The server and viewer negotiate an “encoding” to use which they both understand and the specification lists some common ones. They include “hextile” (which breaks screen areas into tiles), “copyrect” (copying another area of the screen), “ZRLE” (a compressed variant) and “raw” for when the server is the same machine as the client. It turns out to be faster to transfer unencoded screen updates when it is all on the same machine.

The RFB protocol can be used in other ways than originally intended as well. One such way is scriptable remote control, which could be used for automating tasks with applications that were not designed with scripting in mind. You can run them in a VNC session and control the session using a program such as rfbplaymacro. This takes a script and translates it into RFB input events such as mouse movements, button presses and keyboard typing.

Another use of the RFB protocol is session playback, in other words recording a series of screen updates for later display. You might want to do this if you are setting up a “rolling demo” for a shop display. A simple way to achieve this is just to record the RFB screen updates as they happen into a file with a purpose written application. There are several which perform this function including rfbproxy, which was written for a demonstration machine on a trade show stand, and Jens Wagner's xrfbplayer (in the rfb package; see later).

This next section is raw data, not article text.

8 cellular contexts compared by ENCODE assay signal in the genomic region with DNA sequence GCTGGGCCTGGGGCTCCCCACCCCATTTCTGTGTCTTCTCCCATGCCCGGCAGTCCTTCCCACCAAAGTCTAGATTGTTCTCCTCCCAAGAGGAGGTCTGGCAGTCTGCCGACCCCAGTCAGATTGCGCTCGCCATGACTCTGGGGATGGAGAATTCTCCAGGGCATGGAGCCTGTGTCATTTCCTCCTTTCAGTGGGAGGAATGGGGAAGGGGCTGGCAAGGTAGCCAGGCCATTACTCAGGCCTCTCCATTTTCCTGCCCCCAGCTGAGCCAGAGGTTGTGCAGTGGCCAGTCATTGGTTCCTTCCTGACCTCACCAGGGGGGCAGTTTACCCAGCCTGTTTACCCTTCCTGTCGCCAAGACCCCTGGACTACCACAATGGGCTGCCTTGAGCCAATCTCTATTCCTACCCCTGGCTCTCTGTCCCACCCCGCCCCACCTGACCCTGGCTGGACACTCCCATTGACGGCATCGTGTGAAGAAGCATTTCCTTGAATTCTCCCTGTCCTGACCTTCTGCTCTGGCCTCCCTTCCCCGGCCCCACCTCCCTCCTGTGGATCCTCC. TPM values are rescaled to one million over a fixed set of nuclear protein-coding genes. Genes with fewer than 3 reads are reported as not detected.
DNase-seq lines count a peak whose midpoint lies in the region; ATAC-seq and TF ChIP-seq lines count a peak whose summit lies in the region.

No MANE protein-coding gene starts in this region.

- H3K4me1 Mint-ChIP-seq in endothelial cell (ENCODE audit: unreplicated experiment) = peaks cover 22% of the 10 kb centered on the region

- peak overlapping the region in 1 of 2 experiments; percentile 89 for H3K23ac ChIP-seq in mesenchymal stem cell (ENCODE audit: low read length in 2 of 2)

The disadvantage of this approach is that only applications which understand the RFB protocol will be able to interpret the saved screen updates. However there is one utility named vnc2swf which converts this format into ShockWave Flash.

VNC is currently going in several directions. The fact that historically the Olivetti/AT&T releases were so slow has led to several independent VNC development efforts springing up. It will be interesting to see how these progress, now that the original VNC developers are working at RealVNC, a company entirely devoted to that project. I personally hope that some of the development forks will be merged back into the main RealVNC project. This is mainly possible because of the GNU GPL license, of course.

One development effort was started by Jens Wagner with his rfb project. This project is also licensed under the GNU GPL, although it is mostly a re-implementation rather than a modification. There are two main programs: x0rfbserver and xrfbviewer. The first is an implementation of the VNC server that can make VNC on UNIX act as it does on Windows. The way it works is that it shares your existing X session by watching the screen for updates. Unfortunately it can be quite slow to do this since it has to continually poll the screen (the same is true for the original Windows VNC server). The other program is a re-implementation of the VNC viewer application. It looks quite a lot prettier than the original—see Figure 2. It can also record sessions and play them back in the same way and using the same format as rfbproxy, and can create scripts that rfbplaymacro can use as well.